Newspaper Estado de Sao Paulo reported today that Brazilians’ debt is nearing its limit, considering the pace of demand of new loans in relation to wages.
According to the article, in the 12 months up to February, the pace of demand for consumer credit increased by 8.2% (adjusted for inflation), while real wage increase was 5.8%. The analysis done by the Sao Paulo Trade Association (ACSP) is based on the Central Bank (CB) credit data and wage surveys by the Brazilian Institute of Geography and Statistics (IBGE).
“The fact that the rate of credit growth have approached the rate of salary increases indicates that the current model of consumer debt is exhausted,” says ACSP economist Emilio Alfieri. He points out that from now on the consumption growth of Brazilians will depend much more on the wage increases than credit if there is no reduction of interest rates and extension of loan terms.
What can be seen today in the relationship between wages and credit is the exact opposite of what happened 12 months ago. In February 2011, credit was the great leverage of consumption and grew (yoy) at a real rate of 12.2%, which was nearly twice the increase in wages in the same period (6.4%).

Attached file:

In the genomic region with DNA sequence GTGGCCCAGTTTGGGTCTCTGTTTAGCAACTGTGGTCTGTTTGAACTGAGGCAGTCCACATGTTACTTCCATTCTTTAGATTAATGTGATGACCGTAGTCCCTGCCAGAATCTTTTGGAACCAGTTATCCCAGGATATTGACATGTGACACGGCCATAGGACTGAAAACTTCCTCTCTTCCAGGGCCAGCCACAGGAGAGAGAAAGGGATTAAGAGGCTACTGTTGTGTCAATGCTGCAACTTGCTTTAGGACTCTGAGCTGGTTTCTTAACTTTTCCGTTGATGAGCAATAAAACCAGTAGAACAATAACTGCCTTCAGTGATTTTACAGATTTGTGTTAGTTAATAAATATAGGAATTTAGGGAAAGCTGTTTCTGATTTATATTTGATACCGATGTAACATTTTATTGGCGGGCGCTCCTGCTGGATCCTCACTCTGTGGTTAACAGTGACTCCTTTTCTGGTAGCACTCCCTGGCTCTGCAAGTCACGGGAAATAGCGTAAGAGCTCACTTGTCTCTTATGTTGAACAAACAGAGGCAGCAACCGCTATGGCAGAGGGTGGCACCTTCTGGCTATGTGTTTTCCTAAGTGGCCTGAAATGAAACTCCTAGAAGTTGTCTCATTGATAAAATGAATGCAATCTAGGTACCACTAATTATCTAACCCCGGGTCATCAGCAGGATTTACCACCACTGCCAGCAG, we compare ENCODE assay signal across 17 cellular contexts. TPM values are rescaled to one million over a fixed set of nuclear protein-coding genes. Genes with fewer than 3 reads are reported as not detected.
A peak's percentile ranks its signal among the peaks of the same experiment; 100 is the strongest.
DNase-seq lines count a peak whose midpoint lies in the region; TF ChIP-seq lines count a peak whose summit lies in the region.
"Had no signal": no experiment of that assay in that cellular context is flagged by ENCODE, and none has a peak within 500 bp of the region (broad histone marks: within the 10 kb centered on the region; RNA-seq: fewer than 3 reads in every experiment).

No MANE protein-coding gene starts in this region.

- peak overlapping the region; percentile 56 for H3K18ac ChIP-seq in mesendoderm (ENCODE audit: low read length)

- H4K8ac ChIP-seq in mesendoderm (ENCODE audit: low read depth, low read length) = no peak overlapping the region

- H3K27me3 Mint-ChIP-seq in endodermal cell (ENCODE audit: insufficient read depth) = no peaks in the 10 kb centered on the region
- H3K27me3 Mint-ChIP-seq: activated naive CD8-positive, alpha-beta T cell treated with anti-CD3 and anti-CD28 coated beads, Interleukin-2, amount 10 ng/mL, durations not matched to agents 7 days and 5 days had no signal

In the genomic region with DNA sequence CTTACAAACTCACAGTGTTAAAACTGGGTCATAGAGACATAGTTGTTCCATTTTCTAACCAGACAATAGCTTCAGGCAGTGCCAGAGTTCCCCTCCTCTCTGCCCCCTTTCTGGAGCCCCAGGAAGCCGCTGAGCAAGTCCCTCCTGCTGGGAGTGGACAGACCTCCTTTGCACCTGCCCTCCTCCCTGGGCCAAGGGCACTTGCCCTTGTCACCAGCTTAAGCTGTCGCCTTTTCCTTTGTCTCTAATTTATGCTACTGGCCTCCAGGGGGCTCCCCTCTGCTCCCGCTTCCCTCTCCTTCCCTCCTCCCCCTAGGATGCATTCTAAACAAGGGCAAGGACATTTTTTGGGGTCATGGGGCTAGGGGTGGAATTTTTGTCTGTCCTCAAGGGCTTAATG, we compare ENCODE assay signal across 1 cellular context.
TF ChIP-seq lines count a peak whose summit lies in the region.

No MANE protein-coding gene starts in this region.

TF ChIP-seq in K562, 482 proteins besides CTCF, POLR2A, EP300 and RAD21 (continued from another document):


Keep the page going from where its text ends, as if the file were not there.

It was not without a good reason that last week the government decided to use public banks to force down interest rates to consumers. Pressured by President Rousseff, Banco do Brasil and Caixa Economica Federal began offering lower interest rates than private banks.
BNP Paribas’ LatAm chief economist Marcelo Carvalho believes that all measures taken by the government to boost consumption, such as cutting interest rates and the IPI taxes of appliances, in addition to the stimulus package to the industry, will work out. “The risk is that these measures work out too well and raise the pace of economic growth in the second half above potential, generating inflation in 2013,” he warns.
He said the effects of measures to stimulate the activity should not appear clearly in this quarter. “The second quarter will be a transition,” he says, projecting slow GDP growth of 0.7% between April and June. In the third and last quarters, growth could be greater than 1.2% and 1.4%, respectively.